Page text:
UNION officials say staff at Ferguson's shipyard are running out of patience over the row which threatens the yard's future.

The business is on the brink of being nationalised in a row over the unfinished CalMac ferries MV Glen Sannox and what is currently known as Hull 802.

The vessels, ordered by Scottish Government offshoot Caledonian Maritime Assets Ltd (CMAL), are almost 17 and 23 months late, respectively, and are expected to cost double the original £97 million contract price.

Construction has been held up because Ferguson Marine is in dispute with CMAL over who should foot the final bill.

Costs for Glen Sannox and Hull 802 have escalated due to design changes, with Ferguson Marine and CMAL arguing over the extent of the alterations and subsequent bill.

Mr McColl owns the business through his company, Clyde Blowers Capital (CBC), and made an offer to stump up half of the financial overrun - around £50m - if the government would pay the rest in return for a stake in the business.

Ministers rejected the peace deal, saying it does not represent value for money.

It has since been revealed that the government has the option to nationalise the yard for just £1 as part of the agreement to loan the business £45m - money Ferguson's is unable to pay back at present.

CBC stands to lose around £30m if ministers wrestle control of the business, which Mr McColl saved from administration in 2014 and spearheaded a multi-million pound transformation.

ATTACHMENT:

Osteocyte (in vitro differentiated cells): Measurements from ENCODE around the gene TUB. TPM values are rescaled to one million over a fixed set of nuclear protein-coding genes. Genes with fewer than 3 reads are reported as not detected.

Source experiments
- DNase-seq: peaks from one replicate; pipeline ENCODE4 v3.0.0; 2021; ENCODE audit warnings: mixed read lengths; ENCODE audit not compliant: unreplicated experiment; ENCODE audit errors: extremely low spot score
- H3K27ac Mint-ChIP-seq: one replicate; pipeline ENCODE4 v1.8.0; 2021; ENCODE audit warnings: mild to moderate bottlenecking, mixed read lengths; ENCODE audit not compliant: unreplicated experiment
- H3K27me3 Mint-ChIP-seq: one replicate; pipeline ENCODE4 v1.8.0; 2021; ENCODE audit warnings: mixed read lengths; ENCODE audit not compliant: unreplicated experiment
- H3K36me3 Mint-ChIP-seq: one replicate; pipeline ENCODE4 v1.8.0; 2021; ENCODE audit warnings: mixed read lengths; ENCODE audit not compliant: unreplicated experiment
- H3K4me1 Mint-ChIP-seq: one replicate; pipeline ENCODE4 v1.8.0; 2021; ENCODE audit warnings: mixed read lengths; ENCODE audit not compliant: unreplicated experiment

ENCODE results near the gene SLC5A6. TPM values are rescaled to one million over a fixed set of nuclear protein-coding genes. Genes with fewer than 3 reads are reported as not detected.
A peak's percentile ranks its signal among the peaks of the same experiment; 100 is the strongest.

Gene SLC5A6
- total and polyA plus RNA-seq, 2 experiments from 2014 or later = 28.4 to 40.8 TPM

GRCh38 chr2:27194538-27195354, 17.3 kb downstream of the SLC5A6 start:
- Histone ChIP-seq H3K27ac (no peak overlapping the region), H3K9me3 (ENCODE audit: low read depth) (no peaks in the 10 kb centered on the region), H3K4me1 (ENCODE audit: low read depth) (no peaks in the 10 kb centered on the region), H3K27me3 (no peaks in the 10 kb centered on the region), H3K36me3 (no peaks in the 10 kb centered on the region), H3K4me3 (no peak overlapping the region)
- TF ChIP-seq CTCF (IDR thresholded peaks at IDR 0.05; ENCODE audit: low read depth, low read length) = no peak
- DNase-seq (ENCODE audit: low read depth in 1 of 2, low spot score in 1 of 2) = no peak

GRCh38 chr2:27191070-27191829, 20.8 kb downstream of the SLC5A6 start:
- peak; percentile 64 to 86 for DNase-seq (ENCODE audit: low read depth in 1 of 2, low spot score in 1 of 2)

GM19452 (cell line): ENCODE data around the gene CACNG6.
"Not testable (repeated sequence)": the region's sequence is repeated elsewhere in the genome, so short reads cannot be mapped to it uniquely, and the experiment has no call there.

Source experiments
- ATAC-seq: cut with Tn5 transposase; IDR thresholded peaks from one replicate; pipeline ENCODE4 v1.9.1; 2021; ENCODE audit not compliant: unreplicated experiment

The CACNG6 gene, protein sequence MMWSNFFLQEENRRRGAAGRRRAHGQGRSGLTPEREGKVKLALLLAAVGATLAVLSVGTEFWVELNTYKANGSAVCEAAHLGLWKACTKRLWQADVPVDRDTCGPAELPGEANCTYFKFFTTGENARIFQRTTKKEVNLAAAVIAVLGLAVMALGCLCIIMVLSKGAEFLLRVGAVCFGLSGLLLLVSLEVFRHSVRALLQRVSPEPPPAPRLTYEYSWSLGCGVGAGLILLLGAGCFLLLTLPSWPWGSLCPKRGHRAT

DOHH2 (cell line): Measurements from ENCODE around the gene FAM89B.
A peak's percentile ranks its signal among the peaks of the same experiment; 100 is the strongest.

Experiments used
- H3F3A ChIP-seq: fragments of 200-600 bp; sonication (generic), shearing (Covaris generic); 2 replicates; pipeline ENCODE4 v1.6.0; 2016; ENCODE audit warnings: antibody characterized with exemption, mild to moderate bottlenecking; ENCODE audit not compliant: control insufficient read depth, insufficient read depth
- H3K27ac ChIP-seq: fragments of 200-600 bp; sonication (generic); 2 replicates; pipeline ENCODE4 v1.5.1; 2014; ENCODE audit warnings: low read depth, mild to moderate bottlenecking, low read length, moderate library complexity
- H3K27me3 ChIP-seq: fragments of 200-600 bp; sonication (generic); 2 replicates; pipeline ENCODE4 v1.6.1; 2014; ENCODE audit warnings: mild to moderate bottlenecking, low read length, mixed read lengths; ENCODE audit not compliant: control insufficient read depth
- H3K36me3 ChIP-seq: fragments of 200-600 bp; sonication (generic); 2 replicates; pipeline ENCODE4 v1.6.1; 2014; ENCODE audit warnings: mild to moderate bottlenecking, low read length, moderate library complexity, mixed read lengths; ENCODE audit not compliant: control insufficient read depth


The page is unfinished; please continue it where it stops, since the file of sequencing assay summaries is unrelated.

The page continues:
Union leaders have urged an end to the uncertainty affecting staff at the yard.

GMB Scotland organiser Gary Cook said: “The speculation surrounding the future of Ferguson Marine Ltd is ignoring the greatest asset that the business has, which is the highly skilled local workforce.

“These workers have had to endure a summer of uncertainty, and their patience is running out.

“We either need to see a deal done now which finally ends the impasse and allows the workers to get on with the job of completing the existing ferry order.

“Or, if it is the case that this cannot be done, then the Scottish Government must take control of the shipyard and work with the workforce to secure a long-term future of shipbuilding on the lower Clyde.

“If the business were allowed to enter administration then the consequences for workers and for the whole local community in Inverclyde would be completely unacceptable and it must not be allowed to happen."

Meanwhile Inverclyde MSP Stuart McMillan has revealed that extra staff will also be required to finish the ferries.

The information came to light during high-level talks last week led by finance secretary, Derek Mackay, who has been brought in to sort out the mess.

Mr McMillan said: "This dispute indicates that we actually need more people working in the yard to complete the two CMAL vessels, so it's not as if there isn't opportunity.

"I want this matter resolved as soon as possible to remove any further anxiety for Ferguson's staff, but appreciate that time must be taken to ensure the right decision is made for the sake of our yard and community."

Mr McMillan, who grew up in the Port and whose dad worked at Ferguson's, said: "At the heart of this, there are 350 workers who will undoubtedly be worried about their job security going forward.

"They will have bills to pay and, in some cases, families to support.

"We also have the apprentices with many of them completing their apprenticeships this month.

"This is why I want the yard to remain open, irrespective of whose name is above the door."